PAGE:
Sand beneath your toes isn’t only a pleasure reserved for the beach: a desert camping trip is a must-do while the weather holds out. Top picks include accessible locations such as Al Qudra Lakes, with its abundance of flora and fauna, and Lahbab’s rich red sands, which is where many Emirati families choose to pitch their winter tents. Farther afield, off the beaten track in the Northern Emirates, is the picturesque plateau of Wadi Sana, with fantastic 360-degree views and mountain biking. Don’t forget to pack a tow-rope and shovel, just in case.
Al Qudra Lakes: Take Al Qudra Road/D63 past Arabian Ranches until the Trek Bikes roundabout, turn left and follow the cycle route until you hit the dunes.
Lahbab: Take the E44 (Al Awir Road), then continue onto the Dubai-Hatta (Ras Al Khor Road) to Lahbab.
Wadi Sana: Take the E88 to Masafi, turn onto the Masafi-Dibba Road (E89) as far as Sana village, then follow the rough track to the top.
Abu Dhabi’s mangrove reserves are a short distance from the city, and a gentle kayaking tour is a great way to shake off stress. Glide through the mangroves to the east of the capital on a 90-minute paddle expedition or upgrade to an eco tour to the mangroves of Al Rahba, where you can learn all about the unique ecosystem. Night-time tours are also available, using LED lights fixed to the bottom of the kayak to view local marine life.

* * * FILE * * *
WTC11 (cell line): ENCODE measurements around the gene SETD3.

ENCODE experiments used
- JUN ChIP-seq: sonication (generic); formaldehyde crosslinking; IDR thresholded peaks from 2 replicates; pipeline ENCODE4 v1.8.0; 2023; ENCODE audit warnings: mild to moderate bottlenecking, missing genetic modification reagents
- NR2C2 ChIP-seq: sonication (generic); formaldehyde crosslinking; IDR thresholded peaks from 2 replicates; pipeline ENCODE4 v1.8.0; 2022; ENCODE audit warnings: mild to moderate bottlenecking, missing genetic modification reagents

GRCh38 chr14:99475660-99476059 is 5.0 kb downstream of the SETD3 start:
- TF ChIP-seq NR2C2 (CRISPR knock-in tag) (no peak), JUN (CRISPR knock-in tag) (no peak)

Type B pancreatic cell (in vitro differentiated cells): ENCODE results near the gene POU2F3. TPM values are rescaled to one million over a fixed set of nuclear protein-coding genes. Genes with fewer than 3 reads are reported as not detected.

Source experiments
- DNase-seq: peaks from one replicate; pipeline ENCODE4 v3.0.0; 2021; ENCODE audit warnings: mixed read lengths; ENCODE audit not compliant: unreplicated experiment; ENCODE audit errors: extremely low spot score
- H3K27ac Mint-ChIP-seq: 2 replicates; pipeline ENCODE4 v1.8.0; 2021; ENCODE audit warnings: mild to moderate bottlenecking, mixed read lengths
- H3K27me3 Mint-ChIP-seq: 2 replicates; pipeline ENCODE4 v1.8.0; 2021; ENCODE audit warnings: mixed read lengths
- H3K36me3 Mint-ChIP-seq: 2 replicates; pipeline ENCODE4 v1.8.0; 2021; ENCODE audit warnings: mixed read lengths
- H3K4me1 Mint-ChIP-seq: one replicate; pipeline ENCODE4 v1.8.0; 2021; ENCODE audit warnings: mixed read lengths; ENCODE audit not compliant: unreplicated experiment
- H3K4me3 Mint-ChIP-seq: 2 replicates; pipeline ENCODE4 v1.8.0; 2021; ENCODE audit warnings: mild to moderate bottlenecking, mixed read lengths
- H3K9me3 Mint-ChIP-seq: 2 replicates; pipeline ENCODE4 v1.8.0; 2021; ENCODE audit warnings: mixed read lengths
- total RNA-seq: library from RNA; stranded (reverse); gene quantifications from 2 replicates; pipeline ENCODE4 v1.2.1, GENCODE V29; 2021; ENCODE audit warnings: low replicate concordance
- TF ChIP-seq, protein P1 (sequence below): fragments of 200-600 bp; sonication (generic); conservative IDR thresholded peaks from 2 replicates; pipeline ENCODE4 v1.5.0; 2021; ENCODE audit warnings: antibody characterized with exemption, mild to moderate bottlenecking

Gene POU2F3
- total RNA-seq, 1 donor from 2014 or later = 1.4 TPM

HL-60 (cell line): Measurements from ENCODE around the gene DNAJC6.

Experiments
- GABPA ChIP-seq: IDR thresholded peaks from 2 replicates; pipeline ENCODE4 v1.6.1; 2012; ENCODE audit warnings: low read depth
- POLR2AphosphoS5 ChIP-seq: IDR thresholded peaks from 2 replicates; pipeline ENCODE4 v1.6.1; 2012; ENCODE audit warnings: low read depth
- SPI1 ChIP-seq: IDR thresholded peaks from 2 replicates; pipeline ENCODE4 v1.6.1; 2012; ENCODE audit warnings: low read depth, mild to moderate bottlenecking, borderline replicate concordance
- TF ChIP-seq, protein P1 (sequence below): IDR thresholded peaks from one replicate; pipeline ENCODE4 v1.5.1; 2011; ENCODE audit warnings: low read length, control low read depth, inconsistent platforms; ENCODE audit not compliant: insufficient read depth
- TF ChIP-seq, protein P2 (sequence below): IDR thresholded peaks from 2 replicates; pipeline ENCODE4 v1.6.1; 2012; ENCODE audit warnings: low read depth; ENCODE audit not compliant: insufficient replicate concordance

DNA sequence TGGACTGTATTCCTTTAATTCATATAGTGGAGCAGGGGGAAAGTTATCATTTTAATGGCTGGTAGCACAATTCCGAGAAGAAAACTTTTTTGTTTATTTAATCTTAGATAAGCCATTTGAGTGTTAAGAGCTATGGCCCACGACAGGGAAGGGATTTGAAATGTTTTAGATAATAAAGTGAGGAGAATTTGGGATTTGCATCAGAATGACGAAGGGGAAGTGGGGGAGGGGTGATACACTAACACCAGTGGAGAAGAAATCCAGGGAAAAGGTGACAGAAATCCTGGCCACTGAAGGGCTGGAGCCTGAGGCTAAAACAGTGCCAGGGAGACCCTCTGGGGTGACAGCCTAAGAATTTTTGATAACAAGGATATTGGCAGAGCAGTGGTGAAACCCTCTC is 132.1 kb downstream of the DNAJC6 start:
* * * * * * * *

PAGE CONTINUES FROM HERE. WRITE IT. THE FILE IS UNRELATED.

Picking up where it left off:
Tours cost from Dh160 for adults, Dh130 for children; GPS location co-ordinates available for each tour starting point or via Google Maps; 02 558 1889; www.noukhada.ae
On the boardwalk
Stroll, power-walk or run your way along the new Palm Jumeirah Boardwalk’s 11km track for a different perspective of the city. Uninterrupted Gulf views make for great photo moments all along the crescent, while the eastern and western extremes offer contrasting, memorable views of old(er) and new Dubai. There is a handful of food trucks already in operation along the route – stop at Pineapple Express for fresh juices and superfood bowls – with a total of 30 trucks expected to be operating by the end of the year.